In Death Valley, looking at the Norris Icefall in the distance

In Death Valley, looking at the Norris Icefall in the distance

The Norris Icefall was the toughest part of this whole traverse.  Our trail party arrived at the base of the icefall at 9 PM and had two hours left before we arrive at the Norris Cache, where tents and hot canned soup were waiting for us.  Annika Ord, one of our trail party leaders, stated we would have to be focused and give our full attention to the next mile.  Broken ice, full of large crevasses, and very narrow walking paths were waiting ahead of us.  A couple of times on the icefall, we had to walk on a thin patch of snow with deep crevasses on either side – very nerve-racking.  By the end of the trek through the icefall, we were alert and wide awake, even though we just spent the last 16 hours skiing and hiking through the most treacherous of terrain and weather conditions.

Our arrival at the Norris Cache was one of the best feelings I have experienced on JIRP.  To have completed the hardest portion of the 2 month traverse, was a great lifetime accomplishment – having never cross-country skied and having never experienced Southeast Alaska weather before this summer.

Looking onto the Camp 13 Slope leading to Death Valley.  From the vantage point of Norris Cache (All photographs taken by author)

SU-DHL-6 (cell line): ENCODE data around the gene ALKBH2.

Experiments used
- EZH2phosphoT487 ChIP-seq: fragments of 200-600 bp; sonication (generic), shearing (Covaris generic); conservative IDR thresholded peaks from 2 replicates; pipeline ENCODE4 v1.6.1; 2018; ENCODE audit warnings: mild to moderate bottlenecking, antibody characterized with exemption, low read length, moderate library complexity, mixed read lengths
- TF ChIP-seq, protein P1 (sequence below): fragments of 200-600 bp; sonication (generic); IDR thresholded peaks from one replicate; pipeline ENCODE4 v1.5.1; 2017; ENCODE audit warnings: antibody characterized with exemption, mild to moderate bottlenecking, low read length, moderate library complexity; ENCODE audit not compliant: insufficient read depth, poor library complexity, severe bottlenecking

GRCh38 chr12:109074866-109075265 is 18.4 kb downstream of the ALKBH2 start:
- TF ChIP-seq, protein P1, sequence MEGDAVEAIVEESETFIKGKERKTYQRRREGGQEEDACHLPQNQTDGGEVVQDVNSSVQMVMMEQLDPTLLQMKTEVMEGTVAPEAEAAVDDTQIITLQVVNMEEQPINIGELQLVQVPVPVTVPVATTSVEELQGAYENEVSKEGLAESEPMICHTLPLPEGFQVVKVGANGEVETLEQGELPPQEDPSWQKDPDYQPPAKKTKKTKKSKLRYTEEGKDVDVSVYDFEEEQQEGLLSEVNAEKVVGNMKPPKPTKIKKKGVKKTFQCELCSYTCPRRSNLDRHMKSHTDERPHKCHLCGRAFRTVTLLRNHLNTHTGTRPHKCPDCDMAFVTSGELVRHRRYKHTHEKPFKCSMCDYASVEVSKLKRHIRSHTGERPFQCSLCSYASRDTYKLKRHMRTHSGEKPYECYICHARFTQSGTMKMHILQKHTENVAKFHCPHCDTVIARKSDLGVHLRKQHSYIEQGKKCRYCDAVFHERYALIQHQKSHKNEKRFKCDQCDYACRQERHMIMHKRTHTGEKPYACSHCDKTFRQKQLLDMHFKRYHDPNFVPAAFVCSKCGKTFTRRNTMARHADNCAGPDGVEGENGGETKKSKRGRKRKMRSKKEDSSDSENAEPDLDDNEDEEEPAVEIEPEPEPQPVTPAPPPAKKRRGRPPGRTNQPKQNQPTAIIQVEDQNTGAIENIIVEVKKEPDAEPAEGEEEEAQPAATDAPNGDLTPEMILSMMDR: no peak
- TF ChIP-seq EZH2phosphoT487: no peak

Looking onto the Camp 13 Slope leading to Death Valley.  From the vantage point of Norris Cache

(All photographs taken by author)

Glaciology is Mathematics

Glaciology is Mathematics: The perspective of a master of mathematics student

James Headen, Elizabeth City State University

Panorama of Camp 10. Photo by author

Panorama of Camp 10. Photo by author

ʃ8xdx...2x²+2x²… 3a=12x², regardless of the equation, there exists an explicit solution (definition: a function expressing a solved relationship between variables). Although mathematics has its share of implicit solutions (definition: an unsolved relationship between variables), the solution still has a variation of some finite (definition: known value) equation. Glaciers on the other hand, have so many unknowns that solving or drawing near a conclusion can be overwhelming. And that is the exact reason I’m drawn to nature’s canvas. 

Sunset view looking westward from Camp 17. Photo by author.

Sunset view looking westward from Camp 17. Photo by author.